December 24, 2011

Characteristic Line Spectrum

Also previously known as the 'K and L in the graph'.

Previously, we were left with this 'hanging' piece of information:

The characteristic X-ray spectrum which consists of sharp peaks of high intensity occurs at specific wavelengths, unaffected by the voltage of the X-ray tube.
The peaks are a result of the electrons from the cathode knocking out inner shell electrons from the target atoms. When the vacant shells are refilled by free electrons, X-ray photons of specific wavelengths are emitted.
 Include the two MSpaint sketches of the mechanism behind the characteristic X-ray spectrum here.

The K and L in the previous graph each stand for their characteristic line series peaks respectively.

The K-series peaks consist of Ka and Kb. (assuming Ka = Kalpha and Kb= Kbeta for the sake of convenient typing/editing) These peaks occur when the innermost shell, the K-shell, is refilled by electrons from the outer shells. As a result, X-ray photons corresponding to the series are emitted. The figure above displays the transition responsible of the K-series peaks.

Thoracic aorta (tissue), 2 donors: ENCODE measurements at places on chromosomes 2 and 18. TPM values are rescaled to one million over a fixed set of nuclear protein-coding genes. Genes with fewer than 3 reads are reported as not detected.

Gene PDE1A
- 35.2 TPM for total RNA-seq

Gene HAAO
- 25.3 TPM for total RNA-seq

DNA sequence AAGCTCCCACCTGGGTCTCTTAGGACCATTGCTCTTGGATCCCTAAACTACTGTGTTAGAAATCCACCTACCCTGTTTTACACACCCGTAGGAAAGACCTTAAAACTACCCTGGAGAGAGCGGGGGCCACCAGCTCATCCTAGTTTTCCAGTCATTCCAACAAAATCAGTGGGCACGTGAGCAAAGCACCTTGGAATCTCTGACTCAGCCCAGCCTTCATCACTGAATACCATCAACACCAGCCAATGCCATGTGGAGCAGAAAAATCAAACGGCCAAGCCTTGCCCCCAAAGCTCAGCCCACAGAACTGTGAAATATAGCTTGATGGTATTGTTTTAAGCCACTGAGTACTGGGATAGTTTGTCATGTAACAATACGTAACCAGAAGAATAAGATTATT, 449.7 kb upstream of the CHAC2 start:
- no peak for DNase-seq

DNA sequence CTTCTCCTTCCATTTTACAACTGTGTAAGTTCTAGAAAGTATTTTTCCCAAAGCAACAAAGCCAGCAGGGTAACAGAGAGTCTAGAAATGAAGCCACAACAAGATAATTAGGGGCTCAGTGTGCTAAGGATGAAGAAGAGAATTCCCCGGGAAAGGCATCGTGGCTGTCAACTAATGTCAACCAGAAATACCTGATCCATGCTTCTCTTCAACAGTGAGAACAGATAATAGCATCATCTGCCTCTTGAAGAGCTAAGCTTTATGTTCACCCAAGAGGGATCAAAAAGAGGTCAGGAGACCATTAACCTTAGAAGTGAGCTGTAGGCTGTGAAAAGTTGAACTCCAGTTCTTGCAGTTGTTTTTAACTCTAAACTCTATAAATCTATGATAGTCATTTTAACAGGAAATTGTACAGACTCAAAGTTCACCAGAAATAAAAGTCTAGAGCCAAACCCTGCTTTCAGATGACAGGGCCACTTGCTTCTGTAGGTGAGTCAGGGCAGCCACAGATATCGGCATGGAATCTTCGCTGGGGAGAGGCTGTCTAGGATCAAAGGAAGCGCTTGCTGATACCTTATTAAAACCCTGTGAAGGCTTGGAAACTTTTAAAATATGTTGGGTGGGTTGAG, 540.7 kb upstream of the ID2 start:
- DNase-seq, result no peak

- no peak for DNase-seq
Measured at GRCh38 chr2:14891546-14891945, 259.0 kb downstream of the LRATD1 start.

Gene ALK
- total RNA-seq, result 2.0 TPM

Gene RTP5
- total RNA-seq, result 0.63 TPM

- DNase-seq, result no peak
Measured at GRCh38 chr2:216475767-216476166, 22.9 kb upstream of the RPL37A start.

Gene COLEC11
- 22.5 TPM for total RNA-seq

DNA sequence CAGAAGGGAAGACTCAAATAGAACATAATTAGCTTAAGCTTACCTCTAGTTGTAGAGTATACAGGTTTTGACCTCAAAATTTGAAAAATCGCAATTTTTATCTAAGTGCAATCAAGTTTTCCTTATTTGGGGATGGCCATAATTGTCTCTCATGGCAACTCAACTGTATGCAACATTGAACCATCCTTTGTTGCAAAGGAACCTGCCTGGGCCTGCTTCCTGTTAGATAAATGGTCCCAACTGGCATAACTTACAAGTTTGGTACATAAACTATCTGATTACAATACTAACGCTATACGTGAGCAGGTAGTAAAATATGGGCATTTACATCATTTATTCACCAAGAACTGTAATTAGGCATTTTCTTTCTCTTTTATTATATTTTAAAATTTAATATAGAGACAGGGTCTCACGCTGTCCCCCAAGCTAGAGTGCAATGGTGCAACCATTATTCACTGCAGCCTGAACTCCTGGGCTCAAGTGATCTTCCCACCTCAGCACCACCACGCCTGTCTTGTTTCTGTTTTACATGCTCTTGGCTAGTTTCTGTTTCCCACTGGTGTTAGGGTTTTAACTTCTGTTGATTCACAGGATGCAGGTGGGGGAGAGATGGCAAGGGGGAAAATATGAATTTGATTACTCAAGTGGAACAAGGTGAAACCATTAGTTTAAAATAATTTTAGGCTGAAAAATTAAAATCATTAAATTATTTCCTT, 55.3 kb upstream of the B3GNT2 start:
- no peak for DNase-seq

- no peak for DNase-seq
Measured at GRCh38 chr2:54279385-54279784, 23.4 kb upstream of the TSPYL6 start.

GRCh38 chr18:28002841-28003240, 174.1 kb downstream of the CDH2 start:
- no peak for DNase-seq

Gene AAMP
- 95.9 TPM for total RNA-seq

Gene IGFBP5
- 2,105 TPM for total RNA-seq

Similarly, The L-series peaks consist of La and Lb, and they occur when the second shell, the L-shell, is refilled by electrons from the outer shells.

The peaks are unique for each target element. In fact, an element can be identified from the peaks.



  1. Kinda over my head, but still interesting.

  2. This type of science is fascinating. I've been reading a lot of Quantum physics lately (school) and wave/particle diffusion and x-ray characteristics are so complex but are so interesting in how they function.


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